The benefits of meditating are well-documented in the scientific literature. Research has shown it can relieve pain.1 It may also reduce your risk of cardiovascular disease.2 Regular meditation may even increase your brain’s gray matter.3 You may not have considered including your dog or cat in your practice. However, there are many reasons to try.
The time together can strengthen the bond you have with your pet. It can have a calming effect on your pup from the quiet time you spend together. It’ll reduce stress for both of you. Psychologists have found that meditating with your dog improves therapy and engagement with their patients.4 It was especially helpful when treating mental health issues caused by the pandemic.
We must start by saying that meditation doesn’t always work with all animals. Puppies and kittens are unlikely to sit still, making it a better activity to do with adult pets. You must all be patient. The setting and atmosphere are probably a lot different than your dog or cat is used to being with you. However, they are intelligent and will soon learn the routine, particularly if you’re consistent with your practice.
Research has shown that cats5 and dogs6 can read human emotions. They will pick up on your calm state. It will likely help you relax, making it easy for them to act accordingly. You know your pet best. It’s essential to pick a time when it’s not usually racing around the house or backyard. Refrain from meditating with your pet before feeding time when its attention is elsewhere.
The 12 Steps on How to Meditate With Pets
1. Find a Quiet Place to Meditate
Minimizing distractions is vital for your solo practice and your sessions with your pet. Pick a room where it’s quiet and away from the hustle and bustle of your household. If possible, close the door to ensure it stays that way.
2. Make It Comfy
Make your place comfy for you and your pet. Pile up some soft cushions or pillows. If your pet has a favorite blanket, bring it to the area. We also suggest having some treats with you to reward your cat or dog for spending this quality time with you. Make sure you’re comfortable, too.
3. Play Some Ambient Music (Optional)
This step is up to you. If you usually play ambient music when you meditate, stick with your routine and use it. You may find it has a soothing effect on your pet. We suggest playing music without any unusual sounds, which could distract your dog or cat.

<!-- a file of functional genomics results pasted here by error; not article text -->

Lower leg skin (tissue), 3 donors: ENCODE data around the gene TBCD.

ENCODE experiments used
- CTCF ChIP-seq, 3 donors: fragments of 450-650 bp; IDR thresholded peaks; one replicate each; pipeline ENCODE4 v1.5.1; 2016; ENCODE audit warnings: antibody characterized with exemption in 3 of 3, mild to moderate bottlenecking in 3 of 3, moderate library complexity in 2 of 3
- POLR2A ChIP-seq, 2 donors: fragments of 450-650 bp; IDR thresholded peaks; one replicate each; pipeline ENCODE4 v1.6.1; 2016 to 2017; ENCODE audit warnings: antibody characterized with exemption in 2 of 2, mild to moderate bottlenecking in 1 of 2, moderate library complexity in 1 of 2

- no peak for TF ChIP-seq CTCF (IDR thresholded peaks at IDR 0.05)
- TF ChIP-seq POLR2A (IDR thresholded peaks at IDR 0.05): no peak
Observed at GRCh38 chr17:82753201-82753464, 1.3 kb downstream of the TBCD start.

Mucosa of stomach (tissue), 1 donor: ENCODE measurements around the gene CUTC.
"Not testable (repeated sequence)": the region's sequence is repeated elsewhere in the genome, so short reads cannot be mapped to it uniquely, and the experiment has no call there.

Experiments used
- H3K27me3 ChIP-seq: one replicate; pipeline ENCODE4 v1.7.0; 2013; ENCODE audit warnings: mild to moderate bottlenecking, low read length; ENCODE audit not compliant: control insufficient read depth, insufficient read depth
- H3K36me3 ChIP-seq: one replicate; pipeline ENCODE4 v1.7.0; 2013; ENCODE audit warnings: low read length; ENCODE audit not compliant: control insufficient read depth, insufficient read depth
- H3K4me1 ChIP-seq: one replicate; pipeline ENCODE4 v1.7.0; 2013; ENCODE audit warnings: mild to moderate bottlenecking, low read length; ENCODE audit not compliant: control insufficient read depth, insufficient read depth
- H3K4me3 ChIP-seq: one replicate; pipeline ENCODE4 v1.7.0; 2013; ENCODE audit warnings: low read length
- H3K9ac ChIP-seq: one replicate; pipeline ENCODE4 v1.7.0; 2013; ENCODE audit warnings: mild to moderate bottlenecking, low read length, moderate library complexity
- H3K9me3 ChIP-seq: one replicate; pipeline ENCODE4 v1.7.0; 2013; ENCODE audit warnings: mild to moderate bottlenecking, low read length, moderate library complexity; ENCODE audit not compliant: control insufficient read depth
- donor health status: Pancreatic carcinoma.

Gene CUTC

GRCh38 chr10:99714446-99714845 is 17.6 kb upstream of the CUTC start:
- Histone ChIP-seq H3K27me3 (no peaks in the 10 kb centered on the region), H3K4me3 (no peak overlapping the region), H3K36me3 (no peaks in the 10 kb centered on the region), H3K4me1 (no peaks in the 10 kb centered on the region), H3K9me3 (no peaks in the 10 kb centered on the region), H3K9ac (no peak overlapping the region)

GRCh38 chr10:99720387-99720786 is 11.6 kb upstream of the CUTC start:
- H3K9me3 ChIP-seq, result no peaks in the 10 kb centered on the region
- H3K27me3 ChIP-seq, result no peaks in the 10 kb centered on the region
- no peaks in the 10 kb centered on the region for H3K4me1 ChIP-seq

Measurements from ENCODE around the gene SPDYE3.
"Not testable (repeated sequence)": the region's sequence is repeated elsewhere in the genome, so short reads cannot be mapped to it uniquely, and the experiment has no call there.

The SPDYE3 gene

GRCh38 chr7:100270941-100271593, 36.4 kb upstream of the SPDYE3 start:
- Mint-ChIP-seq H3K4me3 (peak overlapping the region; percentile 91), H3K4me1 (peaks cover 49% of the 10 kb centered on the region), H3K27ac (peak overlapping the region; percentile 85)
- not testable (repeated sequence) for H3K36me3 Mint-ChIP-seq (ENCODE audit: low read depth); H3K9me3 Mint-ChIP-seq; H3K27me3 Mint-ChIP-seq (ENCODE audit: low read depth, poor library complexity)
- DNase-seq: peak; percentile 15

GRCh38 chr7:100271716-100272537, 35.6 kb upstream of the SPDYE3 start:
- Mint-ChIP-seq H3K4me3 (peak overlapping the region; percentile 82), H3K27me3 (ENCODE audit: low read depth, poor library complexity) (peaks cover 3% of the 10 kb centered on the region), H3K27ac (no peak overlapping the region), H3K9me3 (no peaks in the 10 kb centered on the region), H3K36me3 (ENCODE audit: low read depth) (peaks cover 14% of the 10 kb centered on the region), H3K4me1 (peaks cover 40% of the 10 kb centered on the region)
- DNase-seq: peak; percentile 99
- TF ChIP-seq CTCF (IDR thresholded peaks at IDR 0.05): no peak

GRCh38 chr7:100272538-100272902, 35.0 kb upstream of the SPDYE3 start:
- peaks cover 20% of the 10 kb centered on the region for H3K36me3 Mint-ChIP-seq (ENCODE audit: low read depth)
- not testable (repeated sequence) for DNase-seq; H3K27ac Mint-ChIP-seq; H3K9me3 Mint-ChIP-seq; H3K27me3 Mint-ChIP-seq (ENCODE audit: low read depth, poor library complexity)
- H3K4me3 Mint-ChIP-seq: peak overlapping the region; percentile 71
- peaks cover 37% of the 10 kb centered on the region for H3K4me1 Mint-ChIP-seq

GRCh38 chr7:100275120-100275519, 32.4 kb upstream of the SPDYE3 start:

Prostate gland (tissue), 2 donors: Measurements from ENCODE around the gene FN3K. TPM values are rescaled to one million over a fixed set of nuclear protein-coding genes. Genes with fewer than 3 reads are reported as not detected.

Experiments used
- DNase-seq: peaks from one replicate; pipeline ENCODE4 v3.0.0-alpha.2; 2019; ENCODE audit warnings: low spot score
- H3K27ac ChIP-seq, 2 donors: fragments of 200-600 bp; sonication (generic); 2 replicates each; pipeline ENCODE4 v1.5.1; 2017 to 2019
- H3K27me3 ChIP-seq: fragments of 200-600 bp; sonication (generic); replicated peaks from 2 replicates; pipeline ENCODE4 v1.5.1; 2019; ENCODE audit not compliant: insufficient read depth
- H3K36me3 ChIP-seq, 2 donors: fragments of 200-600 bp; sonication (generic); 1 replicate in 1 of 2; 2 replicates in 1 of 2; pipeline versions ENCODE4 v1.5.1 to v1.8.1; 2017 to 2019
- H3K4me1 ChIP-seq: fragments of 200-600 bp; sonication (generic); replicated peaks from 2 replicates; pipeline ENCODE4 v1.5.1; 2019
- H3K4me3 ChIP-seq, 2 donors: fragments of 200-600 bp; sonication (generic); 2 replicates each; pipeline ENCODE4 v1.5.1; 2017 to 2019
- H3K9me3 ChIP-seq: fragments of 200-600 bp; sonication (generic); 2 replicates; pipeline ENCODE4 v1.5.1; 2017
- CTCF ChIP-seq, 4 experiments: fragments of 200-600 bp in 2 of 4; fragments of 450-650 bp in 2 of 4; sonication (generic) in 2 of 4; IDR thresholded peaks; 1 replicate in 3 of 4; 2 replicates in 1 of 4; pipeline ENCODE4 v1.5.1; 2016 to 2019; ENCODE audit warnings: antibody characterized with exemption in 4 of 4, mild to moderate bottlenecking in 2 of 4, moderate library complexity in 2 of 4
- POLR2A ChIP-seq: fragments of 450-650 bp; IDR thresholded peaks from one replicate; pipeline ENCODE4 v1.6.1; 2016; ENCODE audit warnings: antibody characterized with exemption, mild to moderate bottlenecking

4. Invite Your Pet to Join You
When you’re ready to start, invite your pet to join you. You probably won’t have to do much persuading to get it into the room. Have your dog sit and gently pet them. Likewise, let your cat rub against and re-mark you as you softly stroke them.
5. Give Your Practice a Signal Word
Pets are quick to pick up on new words. Why not give your practice a name? “Namaste” is a good choice and appropriate under the circumstances. Make sure to use the same word so that your cat or dog associates it with this special time.
6. Focus on Your Breath
Focusing on your breath is an excellent way to clear your mind and slow down your thoughts. A cat’s normal breathing rate is about 20–30 a minute. In this calm setting, it’ll likely be lower. A dog’s rate is about the same. If possible, try to sync your breathing with your pet’s to create a stronger bond between you two.
7. Engage in Your Practice
Start with your regular practice, gently stroking your pet as you go through your routine. Be patient since your dog or cat likely won’t understand what’s expected of it the first few times.
8. Limit the Length of Your Session
If your pet isn’t cooperating, it’s okay to end the session early. Even if it is, we recommend limiting it to no more than 30 minutes. You may find your companion leaves your side or falls asleep. It’s essential to understand there are no rules. Your practice is bonding time and whatever form that takes. We suggest giving your dog or cat a treat for their valuable time.
9. Go Forest Bathing
If you have an energetic dog, there’s no reason you can’t enjoy meditating with it. Instead of a quiet room, you can take your practice to the woods. The Japanese call it shinrin-yoku or forest bathing. The practice involves connecting with Nature and being mindful of your surroundings. Your pup will likely be on a different mission, but you can still enjoy the time outdoors.
Meditating with your pet can be a rewarding experience. It allows you to focus on your animal companion and share the mental and physical health benefits of this practice. While your pet may not understand what’s happening, it’s sure to appreciate your attention and the extra love. You may even find that your dog or cat volunteers to come for more quality time with you.
Featured Image Credit: antoniodiaz, Shutterstock